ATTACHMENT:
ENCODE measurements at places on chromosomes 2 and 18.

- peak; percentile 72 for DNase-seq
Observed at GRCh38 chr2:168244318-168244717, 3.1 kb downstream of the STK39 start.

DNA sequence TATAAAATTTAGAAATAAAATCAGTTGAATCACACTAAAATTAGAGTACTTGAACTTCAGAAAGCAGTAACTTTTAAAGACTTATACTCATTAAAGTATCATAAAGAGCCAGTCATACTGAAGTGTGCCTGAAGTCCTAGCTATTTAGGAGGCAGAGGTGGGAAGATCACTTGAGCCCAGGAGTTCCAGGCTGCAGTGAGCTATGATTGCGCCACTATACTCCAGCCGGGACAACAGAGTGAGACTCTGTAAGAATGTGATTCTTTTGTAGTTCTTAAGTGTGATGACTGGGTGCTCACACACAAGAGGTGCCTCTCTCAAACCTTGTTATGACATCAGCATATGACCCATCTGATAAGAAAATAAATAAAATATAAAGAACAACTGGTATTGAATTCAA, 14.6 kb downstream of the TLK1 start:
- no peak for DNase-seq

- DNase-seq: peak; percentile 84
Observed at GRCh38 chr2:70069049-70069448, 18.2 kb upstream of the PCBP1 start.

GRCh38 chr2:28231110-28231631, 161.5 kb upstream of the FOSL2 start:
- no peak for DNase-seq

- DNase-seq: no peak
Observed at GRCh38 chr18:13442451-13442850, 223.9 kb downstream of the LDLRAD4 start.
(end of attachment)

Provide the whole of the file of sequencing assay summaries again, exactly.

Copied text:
ENCODE measurements at places on chromosomes 2 and 18.

- peak; percentile 72 for DNase-seq
Observed at GRCh38 chr2:168244318-168244717, 3.1 kb downstream of the STK39 start.

DNA sequence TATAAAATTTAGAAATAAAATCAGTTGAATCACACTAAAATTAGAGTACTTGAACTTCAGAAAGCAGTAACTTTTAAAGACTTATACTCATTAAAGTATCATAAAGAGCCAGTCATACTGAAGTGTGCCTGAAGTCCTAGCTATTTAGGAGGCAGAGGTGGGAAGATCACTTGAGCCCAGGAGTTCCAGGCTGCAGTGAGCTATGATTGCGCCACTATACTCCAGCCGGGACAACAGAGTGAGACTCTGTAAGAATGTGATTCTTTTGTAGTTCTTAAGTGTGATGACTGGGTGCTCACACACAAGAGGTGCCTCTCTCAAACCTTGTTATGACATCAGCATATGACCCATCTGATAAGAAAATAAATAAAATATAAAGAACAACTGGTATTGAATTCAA, 14.6 kb downstream of the TLK1 start:
- no peak for DNase-seq

- DNase-seq: peak; percentile 84
Observed at GRCh38 chr2:70069049-70069448, 18.2 kb upstream of the PCBP1 start.

GRCh38 chr2:28231110-28231631, 161.5 kb upstream of the FOSL2 start:
- no peak for DNase-seq

- DNase-seq: no peak
Observed at GRCh38 chr18:13442451-13442850, 223.9 kb downstream of the LDLRAD4 start.